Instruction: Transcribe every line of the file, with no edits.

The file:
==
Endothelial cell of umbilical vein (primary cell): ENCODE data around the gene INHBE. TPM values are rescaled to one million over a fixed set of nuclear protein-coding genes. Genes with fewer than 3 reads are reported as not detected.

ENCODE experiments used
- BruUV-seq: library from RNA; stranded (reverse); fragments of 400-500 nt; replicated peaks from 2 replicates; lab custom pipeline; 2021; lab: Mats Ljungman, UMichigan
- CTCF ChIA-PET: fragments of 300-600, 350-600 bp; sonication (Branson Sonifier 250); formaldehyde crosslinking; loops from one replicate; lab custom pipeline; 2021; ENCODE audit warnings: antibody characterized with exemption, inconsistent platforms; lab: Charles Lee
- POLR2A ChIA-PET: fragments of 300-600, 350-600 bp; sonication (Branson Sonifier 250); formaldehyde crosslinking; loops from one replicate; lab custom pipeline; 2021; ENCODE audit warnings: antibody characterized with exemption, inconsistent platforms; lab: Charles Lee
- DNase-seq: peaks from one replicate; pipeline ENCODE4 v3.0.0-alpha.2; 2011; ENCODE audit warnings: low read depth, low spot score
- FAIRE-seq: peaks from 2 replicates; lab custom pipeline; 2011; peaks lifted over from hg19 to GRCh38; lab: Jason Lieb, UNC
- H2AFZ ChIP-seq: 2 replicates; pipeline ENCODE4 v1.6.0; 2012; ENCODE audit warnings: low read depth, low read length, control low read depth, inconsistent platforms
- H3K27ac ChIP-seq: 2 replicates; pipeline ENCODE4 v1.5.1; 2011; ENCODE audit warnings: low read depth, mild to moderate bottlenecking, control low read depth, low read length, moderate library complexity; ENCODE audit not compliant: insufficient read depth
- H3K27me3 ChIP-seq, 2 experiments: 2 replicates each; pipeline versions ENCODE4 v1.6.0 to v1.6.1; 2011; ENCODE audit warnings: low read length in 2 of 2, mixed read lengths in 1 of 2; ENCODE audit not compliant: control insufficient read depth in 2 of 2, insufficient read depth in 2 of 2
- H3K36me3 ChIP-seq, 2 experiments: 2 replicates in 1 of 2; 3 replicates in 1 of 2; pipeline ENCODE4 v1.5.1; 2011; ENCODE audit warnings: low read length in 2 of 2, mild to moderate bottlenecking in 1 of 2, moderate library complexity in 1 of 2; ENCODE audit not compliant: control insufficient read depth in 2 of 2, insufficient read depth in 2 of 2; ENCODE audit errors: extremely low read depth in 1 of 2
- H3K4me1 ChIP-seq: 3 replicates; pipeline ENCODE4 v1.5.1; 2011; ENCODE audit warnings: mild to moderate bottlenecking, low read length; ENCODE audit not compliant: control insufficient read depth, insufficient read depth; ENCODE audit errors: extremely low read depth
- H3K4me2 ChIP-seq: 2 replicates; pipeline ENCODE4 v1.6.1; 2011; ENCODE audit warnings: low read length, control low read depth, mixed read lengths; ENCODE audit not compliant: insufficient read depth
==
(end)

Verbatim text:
Endothelial cell of umbilical vein (primary cell): ENCODE data around the gene INHBE. TPM values are rescaled to one million over a fixed set of nuclear protein-coding genes. Genes with fewer than 3 reads are reported as not detected.

ENCODE experiments used
- BruUV-seq: library from RNA; stranded (reverse); fragments of 400-500 nt; replicated peaks from 2 replicates; lab custom pipeline; 2021; lab: Mats Ljungman, UMichigan
- CTCF ChIA-PET: fragments of 300-600, 350-600 bp; sonication (Branson Sonifier 250); formaldehyde crosslinking; loops from one replicate; lab custom pipeline; 2021; ENCODE audit warnings: antibody characterized with exemption, inconsistent platforms; lab: Charles Lee
- POLR2A ChIA-PET: fragments of 300-600, 350-600 bp; sonication (Branson Sonifier 250); formaldehyde crosslinking; loops from one replicate; lab custom pipeline; 2021; ENCODE audit warnings: antibody characterized with exemption, inconsistent platforms; lab: Charles Lee
- DNase-seq: peaks from one replicate; pipeline ENCODE4 v3.0.0-alpha.2; 2011; ENCODE audit warnings: low read depth, low spot score
- FAIRE-seq: peaks from 2 replicates; lab custom pipeline; 2011; peaks lifted over from hg19 to GRCh38; lab: Jason Lieb, UNC
- H2AFZ ChIP-seq: 2 replicates; pipeline ENCODE4 v1.6.0; 2012; ENCODE audit warnings: low read depth, low read length, control low read depth, inconsistent platforms
- H3K27ac ChIP-seq: 2 replicates; pipeline ENCODE4 v1.5.1; 2011; ENCODE audit warnings: low read depth, mild to moderate bottlenecking, control low read depth, low read length, moderate library complexity; ENCODE audit not compliant: insufficient read depth
- H3K27me3 ChIP-seq, 2 experiments: 2 replicates each; pipeline versions ENCODE4 v1.6.0 to v1.6.1; 2011; ENCODE audit warnings: low read length in 2 of 2, mixed read lengths in 1 of 2; ENCODE audit not compliant: control insufficient read depth in 2 of 2, insufficient read depth in 2 of 2
- H3K36me3 ChIP-seq, 2 experiments: 2 replicates in 1 of 2; 3 replicates in 1 of 2; pipeline ENCODE4 v1.5.1; 2011; ENCODE audit warnings: low read length in 2 of 2, mild to moderate bottlenecking in 1 of 2, moderate library complexity in 1 of 2; ENCODE audit not compliant: control insufficient read depth in 2 of 2, insufficient read depth in 2 of 2; ENCODE audit errors: extremely low read depth in 1 of 2
- H3K4me1 ChIP-seq: 3 replicates; pipeline ENCODE4 v1.5.1; 2011; ENCODE audit warnings: mild to moderate bottlenecking, low read length; ENCODE audit not compliant: control insufficient read depth, insufficient read depth; ENCODE audit errors: extremely low read depth
- H3K4me2 ChIP-seq: 2 replicates; pipeline ENCODE4 v1.6.1; 2011; ENCODE audit warnings: low read length, control low read depth, mixed read lengths; ENCODE audit not compliant: insufficient read depth